Play House – March 2012


By Martin Crimp

Directed by Martin Crimp

Venue: Orange Tree Theatre

Date: Thursday 29th March 2012

This was an odd little play, a two hander about a young couple just starting out in married life. Done in short scenes, there was no definite storyline, just two declarations of love to bookend the piece and lots of odd snippets in between. There was an overall sense of the woman having a troubled past, with family members who had mental and emotional difficulties, while the man seemed more straightforward but did seem to enjoy being trampled on at times. The scenes spilled over into fantasy at times, so we weren’t always sure what had actually happened, but there was enough energy in the performances to keep us interested at least.

With a play like this it is all down to the performances, and the cast today did an excellent job of bringing these two people to life. Lily James as Katrina and Obi Abili as Simon made them believable and engaging, especially when they danced. They began to set up the props for the play themselves, before the start. There were two long benches, on the far left and right hand sides of the space. They each brought on various items and placed them carefully, and I noticed a few adjustments going on. Lily would place something down and Obi would move it slightly, only for Lily to readjust again next time she passed by. I don’t know if this was intentional or not.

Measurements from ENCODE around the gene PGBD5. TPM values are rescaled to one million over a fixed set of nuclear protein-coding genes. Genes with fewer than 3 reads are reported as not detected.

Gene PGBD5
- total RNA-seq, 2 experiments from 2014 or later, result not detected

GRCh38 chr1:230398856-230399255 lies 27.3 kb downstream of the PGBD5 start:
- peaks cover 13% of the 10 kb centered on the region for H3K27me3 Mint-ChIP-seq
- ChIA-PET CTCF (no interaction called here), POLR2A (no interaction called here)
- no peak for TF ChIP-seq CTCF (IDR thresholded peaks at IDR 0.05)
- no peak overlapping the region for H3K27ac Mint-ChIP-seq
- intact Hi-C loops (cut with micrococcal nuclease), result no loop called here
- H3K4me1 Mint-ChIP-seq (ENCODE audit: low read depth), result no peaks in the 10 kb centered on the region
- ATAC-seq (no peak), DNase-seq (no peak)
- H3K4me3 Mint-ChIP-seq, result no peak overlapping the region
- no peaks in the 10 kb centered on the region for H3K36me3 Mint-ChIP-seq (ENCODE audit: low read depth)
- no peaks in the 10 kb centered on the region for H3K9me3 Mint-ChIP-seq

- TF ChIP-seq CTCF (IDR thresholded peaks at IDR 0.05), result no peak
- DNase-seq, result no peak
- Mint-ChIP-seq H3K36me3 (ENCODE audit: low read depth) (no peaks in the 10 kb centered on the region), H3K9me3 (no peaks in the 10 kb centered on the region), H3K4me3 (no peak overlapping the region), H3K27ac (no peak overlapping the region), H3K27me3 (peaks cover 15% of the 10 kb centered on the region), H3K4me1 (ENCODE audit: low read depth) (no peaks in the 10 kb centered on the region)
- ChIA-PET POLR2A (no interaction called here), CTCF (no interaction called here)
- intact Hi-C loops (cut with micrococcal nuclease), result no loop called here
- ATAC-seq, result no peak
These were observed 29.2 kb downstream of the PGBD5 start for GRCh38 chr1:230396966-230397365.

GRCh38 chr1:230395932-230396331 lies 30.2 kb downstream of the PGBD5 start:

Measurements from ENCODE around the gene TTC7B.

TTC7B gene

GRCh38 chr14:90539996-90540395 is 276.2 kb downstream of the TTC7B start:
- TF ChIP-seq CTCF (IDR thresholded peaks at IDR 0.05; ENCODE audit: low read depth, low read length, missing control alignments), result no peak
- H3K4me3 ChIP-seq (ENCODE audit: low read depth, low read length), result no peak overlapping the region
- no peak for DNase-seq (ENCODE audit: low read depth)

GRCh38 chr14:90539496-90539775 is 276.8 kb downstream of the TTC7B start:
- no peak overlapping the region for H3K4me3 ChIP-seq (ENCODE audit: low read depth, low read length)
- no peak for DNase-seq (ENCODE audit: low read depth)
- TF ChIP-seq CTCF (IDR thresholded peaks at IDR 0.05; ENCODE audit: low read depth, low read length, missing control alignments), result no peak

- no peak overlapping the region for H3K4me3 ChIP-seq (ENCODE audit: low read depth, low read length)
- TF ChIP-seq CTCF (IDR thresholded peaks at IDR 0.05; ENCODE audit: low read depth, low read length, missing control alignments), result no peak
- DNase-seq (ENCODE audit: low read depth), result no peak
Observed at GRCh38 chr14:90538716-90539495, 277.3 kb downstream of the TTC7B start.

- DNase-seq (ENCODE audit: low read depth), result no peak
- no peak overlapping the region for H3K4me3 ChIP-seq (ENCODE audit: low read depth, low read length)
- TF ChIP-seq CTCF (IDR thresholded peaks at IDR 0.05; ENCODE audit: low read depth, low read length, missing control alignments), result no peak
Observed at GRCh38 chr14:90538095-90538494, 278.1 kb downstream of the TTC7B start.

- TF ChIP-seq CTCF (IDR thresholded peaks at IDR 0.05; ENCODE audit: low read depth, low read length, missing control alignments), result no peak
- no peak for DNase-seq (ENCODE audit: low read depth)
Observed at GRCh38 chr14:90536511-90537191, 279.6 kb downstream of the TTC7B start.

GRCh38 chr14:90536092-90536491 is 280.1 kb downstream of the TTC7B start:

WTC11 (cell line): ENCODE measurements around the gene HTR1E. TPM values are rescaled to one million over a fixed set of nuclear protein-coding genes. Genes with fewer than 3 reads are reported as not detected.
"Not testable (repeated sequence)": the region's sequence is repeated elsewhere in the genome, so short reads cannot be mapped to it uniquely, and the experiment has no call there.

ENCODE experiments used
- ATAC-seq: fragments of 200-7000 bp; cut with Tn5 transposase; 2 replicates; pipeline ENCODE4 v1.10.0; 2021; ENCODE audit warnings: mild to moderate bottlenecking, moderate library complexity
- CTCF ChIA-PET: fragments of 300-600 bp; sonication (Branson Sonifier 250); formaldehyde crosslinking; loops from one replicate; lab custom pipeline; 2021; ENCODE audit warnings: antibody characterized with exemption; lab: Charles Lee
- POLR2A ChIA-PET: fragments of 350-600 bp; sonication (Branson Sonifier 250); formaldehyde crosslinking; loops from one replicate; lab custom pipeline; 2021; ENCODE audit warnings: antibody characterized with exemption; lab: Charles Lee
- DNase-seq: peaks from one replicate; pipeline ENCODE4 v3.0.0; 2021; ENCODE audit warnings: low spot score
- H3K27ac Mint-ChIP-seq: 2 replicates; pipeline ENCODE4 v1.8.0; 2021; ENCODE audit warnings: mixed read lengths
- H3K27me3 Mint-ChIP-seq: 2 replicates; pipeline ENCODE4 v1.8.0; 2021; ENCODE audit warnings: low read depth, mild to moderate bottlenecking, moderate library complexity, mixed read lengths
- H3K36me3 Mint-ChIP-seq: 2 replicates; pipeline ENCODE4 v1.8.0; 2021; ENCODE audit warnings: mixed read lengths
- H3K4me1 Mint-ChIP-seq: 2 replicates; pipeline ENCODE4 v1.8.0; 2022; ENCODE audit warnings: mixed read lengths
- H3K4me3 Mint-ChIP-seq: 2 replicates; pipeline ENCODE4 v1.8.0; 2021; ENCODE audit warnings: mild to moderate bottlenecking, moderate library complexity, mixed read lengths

The items were used in the various scenes, including a manky fridge which was brought on to be cleaned for an early scene. At the end, the benches and items were thrown around to create a barricade, with Katrina and either a baby or a doll behind it, and Simon attempting to communicate with her from the other side. It wasn’t clear whether she had a doll, or had taken someone else’s baby – from the timeline, it couldn’t be hers as she wasn’t noticeably pregnant a few weeks earlier. Either way, it was a fitting end to this strange play, and although it didn’t do a lot for me, it passed the time well enough.

© 2012 Sheila Evans at

Leave a Reply

Fill in your details below or click an icon to log in: Logo

You are commenting using your account. Log Out /  Change )

Twitter picture

You are commenting using your Twitter account. Log Out /  Change )

Facebook photo

You are commenting using your Facebook account. Log Out /  Change )

Connecting to %s

This site uses Akismet to reduce spam. Learn how your comment data is processed.